We discussed atlantic-community.org's two memos on increasing transatlantic cooperation regarding Iran's nuclear program in our international relations seminar at New York University's Center for Global Affairs: "Engaging Tehran with Concrete Reciprocity" and "Consistent Regime-Change Policy in Iran"
After a Skype conference call with Joerg Wolf and the authors of the second memo, we would like stress in our response to the memos the importance of identifying common interests with Iran despite the difficulties posed for each side given the respective leaders in Tehran and Washington. The stalemate with Iran on the nuclear issue demonstrates the limits of an isolationist policy, particularly for the United States given its interests in the Middle East. Isolation and regime change are not viable options in the present or future when considering the dynamics in the Middle East region.
P5 + 1 sanctions specifically aimed to influence the strong position of the Revolutionary Guards are, by most accounts, having an impact. More than a billion dollars a day in revenue is being lost to the Iranians. We do consider that ordinary Iranians, particularly the majority of its population that is under 30, are being hurt. Since the 2009 election, the population has suffered much already at the hands of the regime in Tehran. Many Iranians are not likely to blame UN sanctions for the economic conditions they face. As the sanctions continue, we aim to assess their impact on factions within the Revolutionary Guards. These factions, which impact on the regime from inside, include the older generation of the Guards, which is opposed to violence against the populace in the post-2009 era, and the newer generation that is supported increasingly by the present government. If and when change is to come, it is the factions within Iran's elite, coupled with the youth bulge in a country noted for its highly intelligent and tech savvy populace, that will bring about a transformation on its own terms within Iran’s borders. The Obama Administration has set a tone to engage with Iran when conditions allow this to occur. The support of regime change by the West through cooperation with the Iranian diaspora in different parts of the world is not likely to succeed given the leadership vacuum in Iran's opposition movement at present. It is also dangerous for the millions still living in Iran, many of whom residing in rural areas continue to support the present regime after the 2009 elections.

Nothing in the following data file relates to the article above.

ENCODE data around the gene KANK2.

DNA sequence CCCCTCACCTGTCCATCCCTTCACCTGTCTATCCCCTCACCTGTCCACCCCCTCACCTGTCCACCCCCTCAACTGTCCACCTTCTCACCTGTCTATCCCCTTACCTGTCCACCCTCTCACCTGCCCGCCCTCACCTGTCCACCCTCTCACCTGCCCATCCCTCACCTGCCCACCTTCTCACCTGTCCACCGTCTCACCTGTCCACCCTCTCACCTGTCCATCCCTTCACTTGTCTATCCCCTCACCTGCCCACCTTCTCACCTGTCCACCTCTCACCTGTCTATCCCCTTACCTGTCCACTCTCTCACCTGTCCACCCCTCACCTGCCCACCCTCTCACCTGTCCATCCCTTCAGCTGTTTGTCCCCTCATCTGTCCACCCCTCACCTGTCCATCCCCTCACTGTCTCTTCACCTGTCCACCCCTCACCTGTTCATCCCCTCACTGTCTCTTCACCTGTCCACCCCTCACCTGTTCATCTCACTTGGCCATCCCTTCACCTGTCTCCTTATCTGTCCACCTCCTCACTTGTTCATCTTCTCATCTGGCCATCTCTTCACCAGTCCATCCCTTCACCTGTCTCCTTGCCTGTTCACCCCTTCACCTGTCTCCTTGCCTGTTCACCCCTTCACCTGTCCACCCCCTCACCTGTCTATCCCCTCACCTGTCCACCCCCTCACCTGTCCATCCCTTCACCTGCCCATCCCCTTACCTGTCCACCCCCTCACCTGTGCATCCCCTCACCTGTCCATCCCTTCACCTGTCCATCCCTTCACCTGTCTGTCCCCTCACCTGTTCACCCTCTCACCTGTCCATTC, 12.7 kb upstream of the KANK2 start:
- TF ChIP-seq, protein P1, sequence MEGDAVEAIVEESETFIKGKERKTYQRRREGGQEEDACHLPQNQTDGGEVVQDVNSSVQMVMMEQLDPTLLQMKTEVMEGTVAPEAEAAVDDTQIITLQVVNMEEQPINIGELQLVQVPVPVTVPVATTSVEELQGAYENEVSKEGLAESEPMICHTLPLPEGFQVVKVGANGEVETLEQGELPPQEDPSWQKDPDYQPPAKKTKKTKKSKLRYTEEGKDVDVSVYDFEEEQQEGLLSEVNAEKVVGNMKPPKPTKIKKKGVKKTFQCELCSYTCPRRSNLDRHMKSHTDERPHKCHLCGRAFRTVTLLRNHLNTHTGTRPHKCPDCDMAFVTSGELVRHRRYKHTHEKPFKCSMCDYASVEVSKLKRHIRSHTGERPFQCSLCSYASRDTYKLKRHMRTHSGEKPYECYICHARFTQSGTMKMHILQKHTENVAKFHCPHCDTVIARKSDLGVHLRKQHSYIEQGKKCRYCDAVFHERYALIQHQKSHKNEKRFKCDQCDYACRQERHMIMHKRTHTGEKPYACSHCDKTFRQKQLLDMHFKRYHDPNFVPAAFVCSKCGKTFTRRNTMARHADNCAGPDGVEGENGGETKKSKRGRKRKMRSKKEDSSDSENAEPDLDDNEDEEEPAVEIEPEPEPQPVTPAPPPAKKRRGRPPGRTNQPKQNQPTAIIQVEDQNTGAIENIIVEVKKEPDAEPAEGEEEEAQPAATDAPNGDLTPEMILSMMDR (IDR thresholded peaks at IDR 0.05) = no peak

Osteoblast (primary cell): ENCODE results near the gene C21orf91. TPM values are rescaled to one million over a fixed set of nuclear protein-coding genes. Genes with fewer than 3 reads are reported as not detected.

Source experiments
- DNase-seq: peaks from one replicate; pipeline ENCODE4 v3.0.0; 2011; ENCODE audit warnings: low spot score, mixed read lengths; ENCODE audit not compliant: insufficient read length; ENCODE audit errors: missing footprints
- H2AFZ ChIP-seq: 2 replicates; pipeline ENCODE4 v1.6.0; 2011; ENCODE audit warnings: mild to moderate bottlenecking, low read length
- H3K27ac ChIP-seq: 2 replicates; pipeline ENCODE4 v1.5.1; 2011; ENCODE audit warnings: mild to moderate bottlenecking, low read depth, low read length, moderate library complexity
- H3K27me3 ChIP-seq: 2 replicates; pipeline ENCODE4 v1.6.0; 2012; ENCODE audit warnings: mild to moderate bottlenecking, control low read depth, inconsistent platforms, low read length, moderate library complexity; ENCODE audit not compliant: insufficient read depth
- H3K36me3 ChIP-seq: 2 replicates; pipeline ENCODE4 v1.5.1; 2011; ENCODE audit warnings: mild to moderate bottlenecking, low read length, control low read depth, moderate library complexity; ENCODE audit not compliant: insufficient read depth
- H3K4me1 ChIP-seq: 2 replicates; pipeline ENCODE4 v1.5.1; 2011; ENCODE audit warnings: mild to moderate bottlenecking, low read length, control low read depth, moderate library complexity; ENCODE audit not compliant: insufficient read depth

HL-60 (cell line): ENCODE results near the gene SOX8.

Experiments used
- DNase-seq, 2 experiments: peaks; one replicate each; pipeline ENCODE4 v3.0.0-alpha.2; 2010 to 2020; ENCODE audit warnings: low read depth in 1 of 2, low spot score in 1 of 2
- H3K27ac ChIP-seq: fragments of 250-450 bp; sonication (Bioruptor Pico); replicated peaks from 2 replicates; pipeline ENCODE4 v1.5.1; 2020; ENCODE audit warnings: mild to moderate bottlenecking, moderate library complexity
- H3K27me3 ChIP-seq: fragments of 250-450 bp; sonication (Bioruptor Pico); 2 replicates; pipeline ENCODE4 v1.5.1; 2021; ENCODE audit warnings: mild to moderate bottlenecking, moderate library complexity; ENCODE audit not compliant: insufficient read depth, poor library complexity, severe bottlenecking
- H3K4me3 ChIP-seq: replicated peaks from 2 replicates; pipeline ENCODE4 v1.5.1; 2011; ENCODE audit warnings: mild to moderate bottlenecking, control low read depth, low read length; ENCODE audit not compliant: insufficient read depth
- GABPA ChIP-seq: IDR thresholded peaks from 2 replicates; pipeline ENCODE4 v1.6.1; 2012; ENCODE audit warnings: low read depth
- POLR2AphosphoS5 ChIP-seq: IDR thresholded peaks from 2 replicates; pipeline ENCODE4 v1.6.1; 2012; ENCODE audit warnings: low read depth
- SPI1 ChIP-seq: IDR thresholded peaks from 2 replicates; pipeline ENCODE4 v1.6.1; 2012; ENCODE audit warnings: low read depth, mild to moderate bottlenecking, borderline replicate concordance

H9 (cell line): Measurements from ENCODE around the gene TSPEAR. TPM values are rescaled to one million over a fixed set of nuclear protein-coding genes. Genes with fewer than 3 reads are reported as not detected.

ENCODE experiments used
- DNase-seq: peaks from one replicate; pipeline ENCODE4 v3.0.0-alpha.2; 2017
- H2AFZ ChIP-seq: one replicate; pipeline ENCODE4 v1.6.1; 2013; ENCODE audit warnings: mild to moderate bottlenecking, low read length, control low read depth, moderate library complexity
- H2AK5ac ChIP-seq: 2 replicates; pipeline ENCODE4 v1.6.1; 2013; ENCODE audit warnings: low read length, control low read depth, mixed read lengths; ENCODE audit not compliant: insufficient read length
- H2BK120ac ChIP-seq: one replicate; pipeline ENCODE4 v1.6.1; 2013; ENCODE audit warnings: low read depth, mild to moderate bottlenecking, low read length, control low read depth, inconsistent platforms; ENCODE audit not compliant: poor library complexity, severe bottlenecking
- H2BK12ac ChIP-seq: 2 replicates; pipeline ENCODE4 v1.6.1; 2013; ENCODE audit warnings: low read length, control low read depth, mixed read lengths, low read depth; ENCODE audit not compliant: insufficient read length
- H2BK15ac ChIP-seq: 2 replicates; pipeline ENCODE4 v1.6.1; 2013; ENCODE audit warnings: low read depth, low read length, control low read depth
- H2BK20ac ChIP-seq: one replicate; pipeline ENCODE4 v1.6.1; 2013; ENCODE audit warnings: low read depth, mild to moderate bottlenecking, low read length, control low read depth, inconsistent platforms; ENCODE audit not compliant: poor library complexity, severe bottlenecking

Where does this complex situation within Iran leave the nuclear diplomacy of the P5+ 1 as we think about engagement with concrete reciprocity? The ball is clearly very much in Iran's court to demonstrate its interest to engage concretely on the nuclear dossier. Iran’s strategy of ‘playing for time’ in the negotiations leads us to weigh carefully and agree with the proposal of our NYU colleague, Dr. Alon Ben-Meir, to set a timetable in nuclear diplomacy of several months. A direct bilateral relationship between the US and Iran is necessary on a broad array of issues in the Middle East, particularly in those areas of immediate security concern, Afghanistan and Iraq. The US-Iran relationship can be defined across a spectrum of issues that are in each country’s interest, of which the nuclear agenda is one important component. The current domestic political context in Washington complicates the diplomatic agenda. Any substantial change or improvement in US relations with Iran's present regime will require bi-partisan support from Republicans and Democrats alike. Challenges to ratify the START Treaty with Russia illustrate the necessity and the difficulty to achieve bi-partisan support on a critical issue of US foreign policy.
The need to work with allies to address Iran’s nuclear technology program raises concerns in the learning community about the importance of EUrope’s relations with Turkey. The idea that Turkey ‘is lost’ to EUrope is refuted in favor of an emphasis on the opportunities different member states have to offer Turkey concrete prospects to join the Union in the future. P5 + 1 initiatives to maintain Turkish engagement with Brazil in nuclear diplomacy with Iran are viewed as positive along the lines analyzed by our colleague Dr. Sebnem Udum. Turkish EU membership is a sensitive issue owing to the growing Muslim presence within Union member states, which is likely to increase in the next generation, and as EU enlargement proceeds to include Muslim countries in the Western Balkans. In terms of E3 foreign policy toward Iran, however, the necessity to keep both Turkey and Russia on board to address Europe’s security concerns is imperative. Here Iran and Russia have the energy trump card to play as the transatlantic relationship is defined more in terms of specific issues, particularly energy security. As the Union engages in Asia post-Lisbon, the Iran dossier pushes EUrope to keep the Chinese on board as P5 +1 sanctions are implemented. This diplomacy is crucial given China’s growing trade relations with Iran. The Union is just as likely to weigh options in its evolving relations with India in view of developments in the Iran-Pakistan-India (IPI) Peace Pipeline to deliver natural gas, which over time will transform relations in a region critical to EUrope’s security concerns.
Prof. Colette Mazzucelli and the members of the International Relations Learning Community, Center for Global Affairs at New York University.
Dr. Colette Mazzucelli is Adjunct Associate Professor in the Center for Global Affairs at New York University and in the Department of Political Science at Hofstra University and also a WFI Fellow at Citizens for Global Solutions.